Derivatives like Mint and Backtrack are not the same as Ubuntu. They use different packages, from different software sources and typically built differently. They are configured differently. Their principles and goals overlap with but are not the same as the principles and goals of the Ubuntu project. They have their own communities.
Many of the same problems that can happen on Ubuntu can happen on Mint, Backtrack, Debian, Fedora, OpenSuSE, and a variety of others. Some are relevant to Windows. But we limit ourselves here to answering questions that are about Ubuntu as we define it--Ubuntu and its official derivatives (which share package repositories, development philosophy, and substantial elements of design philosophy with Ubuntu).
There are excellent support communities for these other operating systems--communities specific to them, like the Mint forums, and also more general, like Unix.SE.
The main thing we're better at is--apparently--looking good. People sometimes come to us even when their questions are not about Ubuntu, because they've heard we're good. We should take that as a compliment. But we're not doing them or our community any good by trying to answer questions that are not about Ubuntu. A significant portion of the time, we would assume something in the derivative is similar to Ubuntu, and give bad advice.
There's often no way to know at the outset if a question's answers will be Ubuntu-specific, Mint-specific, or otherwise. We send people somewhere they may get better help before failing to help them instead of after. In situations where we would have succeeded, other, more suitable resources would likely also succeed.
There is another reason that is just about making the site better and not (or not directly) about doing what's best for people who come here with questions about Mint and other unofficial Ubuntu derivatives. As the about page says:
Ask Ubuntu is a question and answer site for Ubuntu users and developers. It's built and run by you as part of the Stack
Exchange network of Q&A sites. With your help, we're working
together to build a library of detailed answers to every question
Anything not about Ubuntu is clutter that gets in the way of maintaining Ask Ubuntu as a resource for information about Ubuntu.
Finally, I believe there is a reason pertaining to the well-being of the Mint community (and other such communities). Suppose we allowed Mint questions and some Mint users embraced Ask Ubuntu as an excellent place for them. Then the Ubuntu community would come to be seen as an authoritative source for information about Mint. Mint (and most other unofficial derivatives) are deliberately unofficial; most don't want to be subject to the will of the Ubuntu community or the governance structures in it.
So it would be bad if we were to absorb Mint. It would take power away from that community. Some people use Linux Mint because they want to be part of the community and governance structures set up for it and not for Ubuntu. We should respect people who choose to partake in other communities.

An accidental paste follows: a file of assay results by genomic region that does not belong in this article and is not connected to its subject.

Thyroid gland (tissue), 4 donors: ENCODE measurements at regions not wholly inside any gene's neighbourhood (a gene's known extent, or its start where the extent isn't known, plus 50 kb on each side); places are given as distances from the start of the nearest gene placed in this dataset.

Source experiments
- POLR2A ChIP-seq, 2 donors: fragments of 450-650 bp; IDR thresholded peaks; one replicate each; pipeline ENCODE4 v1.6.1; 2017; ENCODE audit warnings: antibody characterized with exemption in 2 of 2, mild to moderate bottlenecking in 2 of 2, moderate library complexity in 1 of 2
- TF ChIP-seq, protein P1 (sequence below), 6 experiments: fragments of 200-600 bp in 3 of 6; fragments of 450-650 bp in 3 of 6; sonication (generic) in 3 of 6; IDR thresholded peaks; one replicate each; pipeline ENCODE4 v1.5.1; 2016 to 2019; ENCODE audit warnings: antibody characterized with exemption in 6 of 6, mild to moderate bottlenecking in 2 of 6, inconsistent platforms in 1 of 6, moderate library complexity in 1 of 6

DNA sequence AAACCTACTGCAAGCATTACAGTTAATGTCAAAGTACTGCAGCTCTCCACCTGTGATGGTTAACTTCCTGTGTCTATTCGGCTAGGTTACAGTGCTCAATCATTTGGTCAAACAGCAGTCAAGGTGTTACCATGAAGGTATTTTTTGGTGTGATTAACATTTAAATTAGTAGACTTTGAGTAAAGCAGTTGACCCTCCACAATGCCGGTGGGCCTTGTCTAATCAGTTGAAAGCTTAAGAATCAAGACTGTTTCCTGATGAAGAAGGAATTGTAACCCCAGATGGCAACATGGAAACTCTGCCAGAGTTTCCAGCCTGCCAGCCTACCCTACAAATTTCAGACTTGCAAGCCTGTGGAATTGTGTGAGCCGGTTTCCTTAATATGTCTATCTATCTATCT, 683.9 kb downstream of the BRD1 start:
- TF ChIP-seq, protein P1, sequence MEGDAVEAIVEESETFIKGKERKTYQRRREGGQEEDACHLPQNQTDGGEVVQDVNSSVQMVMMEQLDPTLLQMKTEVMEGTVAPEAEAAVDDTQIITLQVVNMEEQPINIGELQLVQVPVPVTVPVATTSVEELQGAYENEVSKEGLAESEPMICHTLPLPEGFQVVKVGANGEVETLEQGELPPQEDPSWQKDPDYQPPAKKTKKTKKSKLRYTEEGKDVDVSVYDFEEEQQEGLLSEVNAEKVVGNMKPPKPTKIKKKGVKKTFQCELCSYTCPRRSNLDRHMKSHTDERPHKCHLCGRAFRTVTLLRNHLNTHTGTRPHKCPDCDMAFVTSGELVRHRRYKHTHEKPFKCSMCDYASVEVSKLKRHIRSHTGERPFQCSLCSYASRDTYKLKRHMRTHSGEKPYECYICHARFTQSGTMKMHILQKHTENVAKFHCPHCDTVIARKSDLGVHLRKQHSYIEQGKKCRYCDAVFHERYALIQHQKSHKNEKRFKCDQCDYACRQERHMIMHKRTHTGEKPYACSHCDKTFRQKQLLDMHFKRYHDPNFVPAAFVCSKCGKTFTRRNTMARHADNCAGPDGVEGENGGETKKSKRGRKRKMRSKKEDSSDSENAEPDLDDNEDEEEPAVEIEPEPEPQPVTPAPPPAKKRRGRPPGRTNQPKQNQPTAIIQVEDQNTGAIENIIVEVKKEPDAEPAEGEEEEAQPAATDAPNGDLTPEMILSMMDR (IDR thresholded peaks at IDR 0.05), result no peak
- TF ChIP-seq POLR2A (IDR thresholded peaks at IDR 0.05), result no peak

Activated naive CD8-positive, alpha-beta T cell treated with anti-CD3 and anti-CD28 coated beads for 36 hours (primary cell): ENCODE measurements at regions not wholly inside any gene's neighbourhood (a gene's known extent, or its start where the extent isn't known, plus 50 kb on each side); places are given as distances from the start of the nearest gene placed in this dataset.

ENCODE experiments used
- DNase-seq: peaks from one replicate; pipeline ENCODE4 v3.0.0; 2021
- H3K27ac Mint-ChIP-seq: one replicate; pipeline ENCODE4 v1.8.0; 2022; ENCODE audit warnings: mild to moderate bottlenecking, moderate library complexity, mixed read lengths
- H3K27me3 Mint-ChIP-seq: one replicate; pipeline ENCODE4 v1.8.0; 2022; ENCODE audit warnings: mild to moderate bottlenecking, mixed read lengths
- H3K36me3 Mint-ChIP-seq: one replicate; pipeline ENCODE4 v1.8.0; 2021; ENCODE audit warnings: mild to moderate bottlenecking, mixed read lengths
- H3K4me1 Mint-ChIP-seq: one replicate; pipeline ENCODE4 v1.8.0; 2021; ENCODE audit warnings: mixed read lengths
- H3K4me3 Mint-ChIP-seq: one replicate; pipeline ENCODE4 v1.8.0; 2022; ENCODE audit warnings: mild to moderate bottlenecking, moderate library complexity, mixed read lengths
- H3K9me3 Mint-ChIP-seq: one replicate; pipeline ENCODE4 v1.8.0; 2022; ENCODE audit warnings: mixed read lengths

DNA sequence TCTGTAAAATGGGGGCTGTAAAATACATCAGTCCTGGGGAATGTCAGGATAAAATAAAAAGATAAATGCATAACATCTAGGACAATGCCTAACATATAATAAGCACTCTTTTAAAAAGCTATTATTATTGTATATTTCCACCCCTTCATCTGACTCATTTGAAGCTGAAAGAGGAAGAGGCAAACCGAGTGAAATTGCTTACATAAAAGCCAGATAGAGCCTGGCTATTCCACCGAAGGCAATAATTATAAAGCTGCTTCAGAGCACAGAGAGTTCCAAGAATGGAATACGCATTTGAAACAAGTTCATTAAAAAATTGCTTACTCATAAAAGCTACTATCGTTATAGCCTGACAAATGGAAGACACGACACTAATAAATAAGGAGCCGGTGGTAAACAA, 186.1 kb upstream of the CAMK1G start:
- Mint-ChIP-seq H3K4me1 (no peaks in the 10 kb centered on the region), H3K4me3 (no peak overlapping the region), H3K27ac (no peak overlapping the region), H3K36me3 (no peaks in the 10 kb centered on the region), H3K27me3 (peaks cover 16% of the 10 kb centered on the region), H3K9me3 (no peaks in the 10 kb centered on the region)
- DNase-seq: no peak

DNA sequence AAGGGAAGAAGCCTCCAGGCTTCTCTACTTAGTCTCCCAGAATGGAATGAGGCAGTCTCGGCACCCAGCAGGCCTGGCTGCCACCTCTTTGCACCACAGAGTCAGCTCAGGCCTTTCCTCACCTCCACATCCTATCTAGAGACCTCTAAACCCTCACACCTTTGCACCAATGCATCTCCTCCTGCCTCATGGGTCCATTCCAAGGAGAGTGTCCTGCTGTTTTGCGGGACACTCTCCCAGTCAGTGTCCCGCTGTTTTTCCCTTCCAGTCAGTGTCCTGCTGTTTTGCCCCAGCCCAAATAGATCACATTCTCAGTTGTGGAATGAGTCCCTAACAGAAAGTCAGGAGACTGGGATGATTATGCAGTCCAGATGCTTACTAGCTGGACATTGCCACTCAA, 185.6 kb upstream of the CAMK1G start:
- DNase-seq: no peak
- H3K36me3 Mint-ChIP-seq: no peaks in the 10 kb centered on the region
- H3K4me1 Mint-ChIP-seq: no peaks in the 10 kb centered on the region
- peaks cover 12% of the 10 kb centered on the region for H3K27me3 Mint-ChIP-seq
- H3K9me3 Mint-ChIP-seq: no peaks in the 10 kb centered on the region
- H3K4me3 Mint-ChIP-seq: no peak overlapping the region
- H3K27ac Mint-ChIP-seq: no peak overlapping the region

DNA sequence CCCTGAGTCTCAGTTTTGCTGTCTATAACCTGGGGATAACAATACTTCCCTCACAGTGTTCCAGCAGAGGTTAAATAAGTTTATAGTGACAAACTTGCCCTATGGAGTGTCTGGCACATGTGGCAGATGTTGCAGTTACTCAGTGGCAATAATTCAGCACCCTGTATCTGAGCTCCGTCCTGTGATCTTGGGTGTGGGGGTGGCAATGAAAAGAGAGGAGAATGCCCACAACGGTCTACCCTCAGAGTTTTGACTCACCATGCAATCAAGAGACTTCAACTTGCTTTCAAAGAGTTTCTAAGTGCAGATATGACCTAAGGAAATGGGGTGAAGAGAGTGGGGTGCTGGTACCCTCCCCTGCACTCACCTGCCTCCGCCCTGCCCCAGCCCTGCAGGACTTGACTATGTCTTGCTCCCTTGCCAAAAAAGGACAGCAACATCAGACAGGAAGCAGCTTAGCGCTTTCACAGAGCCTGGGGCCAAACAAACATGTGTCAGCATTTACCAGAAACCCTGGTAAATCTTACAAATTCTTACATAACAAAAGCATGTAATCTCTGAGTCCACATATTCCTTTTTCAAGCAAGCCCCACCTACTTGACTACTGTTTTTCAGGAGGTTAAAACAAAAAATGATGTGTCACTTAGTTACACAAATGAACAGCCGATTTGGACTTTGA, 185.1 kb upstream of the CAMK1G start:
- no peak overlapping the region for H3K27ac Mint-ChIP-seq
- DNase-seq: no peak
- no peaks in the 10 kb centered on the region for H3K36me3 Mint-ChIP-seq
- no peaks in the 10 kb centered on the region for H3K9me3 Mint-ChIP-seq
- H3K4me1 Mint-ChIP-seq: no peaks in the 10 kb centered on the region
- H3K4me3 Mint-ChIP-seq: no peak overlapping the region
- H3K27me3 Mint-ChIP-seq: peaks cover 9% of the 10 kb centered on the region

Efforts for greater cooperation are a good thing, and I think we do need more of them. But unless the overwhelming majority of Mint users want to be assimilated into our community (either partially, for support purposes, or all the way, by becoming an official derivative), I don't think it's a good idea to have Mint questions here.
In contrast, support communities outside a project that are not themselves officially affiliated with and governed by another project are a great way for users of different operating systems to help each other. Unix.SE is one such community; Super User is another. (Server Fault is another but its scope is narrower, see their FAQ.)
I recommend taking a look at the meta question where the community consensus about unofficial Ubuntu derivatives happened:
You also asked the related question:
Is it because Ask Ubuntu is funded by Canonical or anything like that?
Good question. No, we're not funded by Canonical Ltd. Ask Ubuntu is part of the Stack Exchange network--Stack Exchange maintains and administers the servers that make Ask Ubuntu happen. They have a substantial degree of influence over the site.
Canonical does have an impact though; for the last several Ubuntu releases, Ask Ubuntu has been an official source of support for Ubuntu and is explicitly recommended as a place to get help by the slideshow displayed during installation. Searching help.ubuntu.com even includes search results from Ask Ubuntu.
If you want to know more about the relationship between Canonical and Ask Ubuntu, between the Ubuntu project and Ask Ubuntu, the degree of control Canonical or the Ubuntu project has over Ask Ubuntu, and how Ask Ubuntu fits into the "civics" of the Ubuntu community generally, I recommend posting a new meta question.
(For questions about Ubuntu community or governance that are not specifically about Ask Ubuntu, you can ask on main.)